Recently some of the hospitals in the world has developed protocols in order to streamline the work processes in order to achieve high percentage of day surgeries their spine surgery practice. Wu et al highlighted that as a response for COVID-19 pandemic, their team set up a “Lumbar Endoscopic Awake Discectomy Surgery (LEADS)” protocol which consisted of 3 components: using moderate sedation and local anaesthesia to perform transforaminal endoscopic lumbar discectomy, same-day discharge for all patients who had undergone transforaminal endoscopic lumbar discectomy, and telemedicine communication at first week for follow-up with in-person visits 6 weeks after surgery. With the use of zoom and other tools for teleconsult/telemedicine, patients who had undergone endoscopic spine surgery can minimize visits to hospital. As the wound in his series are closed with tissue glues and no removal of stitches are required, many of the patients do not require physical consult and hence minimize risk of cross transmission of diseases and virus in hospital [16]. While day surgery is not limited to endoscopic spine surgery alone, with typically one to two 1cm scar in endoscopic spine surgery, less wound care related hospital visits would help in redu cing cost, providing convenience and optimization of social distancing in this time of pandemic.

3. Target Clinical Outcome Achieved with Minimally

Invasive Technology Several endoscopic surgeons have gradually broaden the indications for endoscopic spine surgeries and hence replacing a large portion of their open surgical load with endoscopic spine surgery [2,10]. Comparison among microscopic tubular, uniportal and biportal endoscopic surgeries showed favorable perioperative outcomes, facet conservation and less muscular damages in endoscopic surgeries [4,11]. There is increase in the benefit zone in endoscopic spine surgery to include more complex spinal procedures evolving from discectomy and decompression to fusion procedures [1,3,17]. Posterior and anterior cervical decompression procedures have produced comparable good results with gold standard anterior cervical discectomy and fusion in some of the series published [9,14,20,21]. Expansion of indication to spinal cord level degenerative pathologies in cervical and thoracic spine had led to potential decrease in perioperative morbidities of these high risk surgeries [12,13,18]. Expansion of indications to include patients with mild scoliosis and narrow foramen involving endoscopic fusion has provided good clinical outcomes and achieve the benefits of minimally invasive surgery [6,19]. Endoscopic fusion can be performed without general anesthesia with good clinical outcomes [15]. While we are closely monitoring the long term outcomes of these new endoscopic expansion of indications, the potential benefits of this branch of sub specialization of spine surgery is promising [8,17].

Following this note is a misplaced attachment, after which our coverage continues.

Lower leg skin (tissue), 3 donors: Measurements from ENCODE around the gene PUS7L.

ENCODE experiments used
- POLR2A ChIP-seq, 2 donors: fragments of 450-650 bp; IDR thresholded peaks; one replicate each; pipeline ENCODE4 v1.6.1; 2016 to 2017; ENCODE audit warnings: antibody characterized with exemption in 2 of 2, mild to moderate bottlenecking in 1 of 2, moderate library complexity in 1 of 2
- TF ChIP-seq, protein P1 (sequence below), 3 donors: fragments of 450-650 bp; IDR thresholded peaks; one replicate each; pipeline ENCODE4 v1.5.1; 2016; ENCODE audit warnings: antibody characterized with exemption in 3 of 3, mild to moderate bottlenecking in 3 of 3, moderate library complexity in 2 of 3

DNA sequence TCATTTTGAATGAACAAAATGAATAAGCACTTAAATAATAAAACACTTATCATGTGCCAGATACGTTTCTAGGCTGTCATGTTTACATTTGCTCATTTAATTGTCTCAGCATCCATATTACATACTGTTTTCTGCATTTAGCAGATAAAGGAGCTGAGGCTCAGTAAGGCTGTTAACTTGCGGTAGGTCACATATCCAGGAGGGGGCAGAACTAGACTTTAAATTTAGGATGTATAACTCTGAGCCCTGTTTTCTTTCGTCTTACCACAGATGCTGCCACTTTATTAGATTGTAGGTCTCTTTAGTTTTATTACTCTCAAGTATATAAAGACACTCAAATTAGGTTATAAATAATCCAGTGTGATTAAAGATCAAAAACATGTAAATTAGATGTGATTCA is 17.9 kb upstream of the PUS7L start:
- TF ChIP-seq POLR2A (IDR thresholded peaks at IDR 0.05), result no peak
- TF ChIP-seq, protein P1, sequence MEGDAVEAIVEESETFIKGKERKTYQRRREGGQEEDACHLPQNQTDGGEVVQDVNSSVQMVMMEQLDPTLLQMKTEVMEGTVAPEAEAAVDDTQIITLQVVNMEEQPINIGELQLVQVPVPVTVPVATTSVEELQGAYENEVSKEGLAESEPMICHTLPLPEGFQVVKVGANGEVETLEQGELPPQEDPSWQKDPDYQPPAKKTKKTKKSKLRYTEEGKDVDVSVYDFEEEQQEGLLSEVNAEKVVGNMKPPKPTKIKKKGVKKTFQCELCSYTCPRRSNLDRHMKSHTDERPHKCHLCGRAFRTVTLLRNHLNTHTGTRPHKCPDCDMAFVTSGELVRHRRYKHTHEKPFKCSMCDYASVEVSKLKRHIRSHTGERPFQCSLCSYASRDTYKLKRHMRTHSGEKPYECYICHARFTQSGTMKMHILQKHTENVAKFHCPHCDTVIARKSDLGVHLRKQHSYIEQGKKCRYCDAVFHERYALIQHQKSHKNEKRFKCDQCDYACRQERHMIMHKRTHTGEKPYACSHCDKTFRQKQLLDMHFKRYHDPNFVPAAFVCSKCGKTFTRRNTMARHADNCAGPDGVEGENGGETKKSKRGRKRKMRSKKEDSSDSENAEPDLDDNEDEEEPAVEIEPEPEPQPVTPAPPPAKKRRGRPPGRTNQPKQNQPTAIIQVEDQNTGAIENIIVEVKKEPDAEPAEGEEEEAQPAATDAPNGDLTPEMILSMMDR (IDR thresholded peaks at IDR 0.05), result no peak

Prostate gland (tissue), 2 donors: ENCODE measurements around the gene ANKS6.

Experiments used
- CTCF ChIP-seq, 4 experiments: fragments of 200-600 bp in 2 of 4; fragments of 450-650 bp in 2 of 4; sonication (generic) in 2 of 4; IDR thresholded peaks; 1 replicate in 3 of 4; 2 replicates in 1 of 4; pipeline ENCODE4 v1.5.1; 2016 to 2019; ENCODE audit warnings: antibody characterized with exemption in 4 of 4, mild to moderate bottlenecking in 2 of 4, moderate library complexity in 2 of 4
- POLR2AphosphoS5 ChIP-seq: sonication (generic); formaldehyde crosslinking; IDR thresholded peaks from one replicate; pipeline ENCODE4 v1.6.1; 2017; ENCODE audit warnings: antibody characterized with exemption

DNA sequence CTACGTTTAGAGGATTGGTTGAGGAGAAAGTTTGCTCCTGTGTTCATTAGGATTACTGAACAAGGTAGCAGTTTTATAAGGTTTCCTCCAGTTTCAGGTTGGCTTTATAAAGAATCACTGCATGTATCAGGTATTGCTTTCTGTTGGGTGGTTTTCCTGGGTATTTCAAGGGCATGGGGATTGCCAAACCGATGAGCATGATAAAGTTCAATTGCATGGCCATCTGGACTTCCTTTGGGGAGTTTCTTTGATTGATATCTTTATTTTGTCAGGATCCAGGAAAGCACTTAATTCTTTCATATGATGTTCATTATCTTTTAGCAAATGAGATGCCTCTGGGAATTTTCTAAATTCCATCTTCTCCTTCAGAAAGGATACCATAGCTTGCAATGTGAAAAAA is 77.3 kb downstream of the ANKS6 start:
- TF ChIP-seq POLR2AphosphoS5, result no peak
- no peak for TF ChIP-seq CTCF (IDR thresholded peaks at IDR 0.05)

CONCLUSION

As part of medical fraternity, spine surgeons do our part in the fight against COVID-19, endoscopic spine surgery has inherent potential to be surgery of choice not only for patients’ benefits but for public interests to decrease risk of spread of COVID-19, conservation of respiratory equipment and maintaining elective surgery service for patients who needed spine surgery during this era of pandemic and for the future.

CONFLICT OF INTEREST

Dr. HS Kim is an editorial board member of the journal but was not involved in the peer reviewer selection, evaluation, or decision process of this article. There are no other potential conflicts of interest relevant to this article to declare.

Figure 1.
Editorial Team for journal of minimally invasive spine surgery and technique endoscopic spine surgery edition: A new paradigm in spine surgery.
jmisst-2021-00031f1.jpg

REFERENCES